• Identify essential documents such as medical records, insurance card along with ID cards and put in waterproof material to carry with you during evacuation.
  • Fill your clean water containers.
  • If you have pet, identify a shelter designated for pets.
  • Review your emergency plans and supplies, checking to see if any items are missing.
  • Tune in the radio or television for weather updates.
  • Listen for disaster sirens and warning signals.
  • Put livestock and family pets in a safe area. Due to food and sanitation requirements, emergency shelters cannot accept animals.
  • Adjust the thermostat on refrigerators and freezers to the coolest possible temperature.

If You Are Ordered to Evacuate

You should never ignore an evacuation order. Authorities will direct you to leave if you are in a low-lying area, or within the greatest potential path of the rising waters. If a flood warning is issued for your area or you are directed by authorities to evacuate the area:

  • Take only essential items with you.
  • If you have time, turn off the gas, electricity, and water.
  • Disconnect appliances to prevent electrical shock when power is restored.
  • Follow the designated evacuation routes and expect heavy traffic.
  • Do not attempt to drive or walk across creeks or flooded roads.

If You Are Ordered NOT to Evacuate

To get through the storm in the safest possible manner:

  • Monitor the radio or television for weather updates.
  • Prepare to evacuate to a shelter or to a neighbor’s home if your home is damaged, or if you are instructed to do so by emergency personnel.

TORNADOES

TornadoBeing Prepared: Before a Tornado

Stay Tuned for Storm Watches and Warnings. When there are thunderstorms in your area, turn on your radio or TV to get the latest emergency information from local authorities. Listen for announcements of a tornado watch or tornado warning.

Local Warning System. Learn about the tornado warning system of your county or locality. Most tornado-prone areas have a siren system. Know how to distinguish between the siren’s warnings for a tornado watch and a tornado warning.

During a tornado watch:

  • Stay tuned to local radio and TV stations or a National Oceanographic and Atmospheric Administration (NOAA) Weather Radio for further weather information.
  • Watch the weather and be prepared to take shelter immediately if conditions worsen.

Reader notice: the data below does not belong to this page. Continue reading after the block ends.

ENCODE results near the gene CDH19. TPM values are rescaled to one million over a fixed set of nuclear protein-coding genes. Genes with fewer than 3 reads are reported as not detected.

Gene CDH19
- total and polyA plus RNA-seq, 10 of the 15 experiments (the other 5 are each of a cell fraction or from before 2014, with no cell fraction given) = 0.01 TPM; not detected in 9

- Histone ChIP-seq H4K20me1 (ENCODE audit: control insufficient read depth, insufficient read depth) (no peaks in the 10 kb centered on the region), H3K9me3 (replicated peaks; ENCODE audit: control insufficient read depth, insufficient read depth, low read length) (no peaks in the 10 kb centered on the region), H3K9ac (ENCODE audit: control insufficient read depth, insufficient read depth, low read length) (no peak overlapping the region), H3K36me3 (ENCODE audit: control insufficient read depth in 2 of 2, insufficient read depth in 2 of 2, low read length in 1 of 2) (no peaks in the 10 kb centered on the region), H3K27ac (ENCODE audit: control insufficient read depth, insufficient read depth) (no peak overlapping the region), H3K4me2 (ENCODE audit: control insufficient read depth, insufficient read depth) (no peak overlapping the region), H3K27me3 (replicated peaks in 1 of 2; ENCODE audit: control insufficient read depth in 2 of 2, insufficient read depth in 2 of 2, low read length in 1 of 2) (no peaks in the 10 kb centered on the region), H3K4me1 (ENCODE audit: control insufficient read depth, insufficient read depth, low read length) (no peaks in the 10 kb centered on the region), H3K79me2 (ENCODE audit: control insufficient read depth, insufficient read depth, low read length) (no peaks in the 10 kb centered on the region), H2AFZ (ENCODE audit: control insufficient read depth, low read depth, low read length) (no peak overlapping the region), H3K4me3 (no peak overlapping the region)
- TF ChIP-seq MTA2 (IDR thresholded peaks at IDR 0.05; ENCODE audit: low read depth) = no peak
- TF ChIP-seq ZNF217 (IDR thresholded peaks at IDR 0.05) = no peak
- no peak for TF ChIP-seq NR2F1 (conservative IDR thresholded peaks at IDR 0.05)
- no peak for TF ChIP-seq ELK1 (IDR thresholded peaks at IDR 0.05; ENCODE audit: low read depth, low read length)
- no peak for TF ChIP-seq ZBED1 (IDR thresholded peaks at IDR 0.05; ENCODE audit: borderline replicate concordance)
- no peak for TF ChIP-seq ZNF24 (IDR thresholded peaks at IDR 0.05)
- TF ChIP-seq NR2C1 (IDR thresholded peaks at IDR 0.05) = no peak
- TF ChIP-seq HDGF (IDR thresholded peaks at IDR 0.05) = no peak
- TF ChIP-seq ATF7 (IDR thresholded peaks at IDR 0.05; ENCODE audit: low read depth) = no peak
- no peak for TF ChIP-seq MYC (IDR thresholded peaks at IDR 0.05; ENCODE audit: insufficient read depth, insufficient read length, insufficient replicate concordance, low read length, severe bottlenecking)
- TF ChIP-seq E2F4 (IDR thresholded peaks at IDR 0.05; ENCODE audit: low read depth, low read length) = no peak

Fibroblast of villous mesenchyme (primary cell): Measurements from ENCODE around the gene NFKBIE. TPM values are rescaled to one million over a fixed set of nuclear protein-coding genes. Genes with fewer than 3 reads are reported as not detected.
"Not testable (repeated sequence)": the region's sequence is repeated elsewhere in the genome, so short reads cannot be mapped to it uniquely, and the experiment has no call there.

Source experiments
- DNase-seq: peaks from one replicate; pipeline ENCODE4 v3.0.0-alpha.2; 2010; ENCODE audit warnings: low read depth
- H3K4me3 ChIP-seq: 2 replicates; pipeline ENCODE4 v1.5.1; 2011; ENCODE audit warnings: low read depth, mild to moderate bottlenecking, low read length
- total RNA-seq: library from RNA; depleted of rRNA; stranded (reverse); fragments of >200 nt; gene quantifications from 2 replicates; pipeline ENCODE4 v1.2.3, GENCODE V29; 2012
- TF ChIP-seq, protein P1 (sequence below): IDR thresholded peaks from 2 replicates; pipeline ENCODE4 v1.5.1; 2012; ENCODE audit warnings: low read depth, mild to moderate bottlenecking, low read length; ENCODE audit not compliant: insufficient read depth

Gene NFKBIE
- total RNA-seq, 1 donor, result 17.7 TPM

Keep fresh batteries and a battery-powered radio or TV on hand. Electrical power is often interrupted during thunderstorms–just when information about weather warnings is most needed.

Important Measures To Take

  • Take a few minutes with your family to develop a tornado emergency plan. Sketch a floor plan of where you live, or walk through each room and discuss where and how to seek shelter.
  • Show a second way to exit from each room or area. If you need special equipment, such as a rope ladder, mark where it is located.
  • Make sure everyone understands the siren warning system, if there’s such a system in your area.
  • Mark where your first-aid kit and fire extinguishers are located.
  • Mark where the utility switches or valves are located so they can be turned off–if time permits–in an emergency.
  • Teach your family how to administer basic first aid, how to use a fire extinguisher, and how and when to turn off water, gas, and electricity in your home.
  • Learn the emergency dismissal policy for your child’s school.
  • Make sure your children know–
    • What a tornado is
    • What tornado watches and warnings are
    • What county or parish they live in (warnings are issued by county or parish)
    • How to take shelter, whether at home or at school.

Writing Down Important Information. Make a list of important information. Include these on your list:

  • Important telephone numbers, such as emergency (police and fire), paramedics, and medical centers.
  • Names, addresses, and telephone numbers of your insurance agents, including policy types and numbers.
  • Telephone numbers of the electric, gas, and water companies.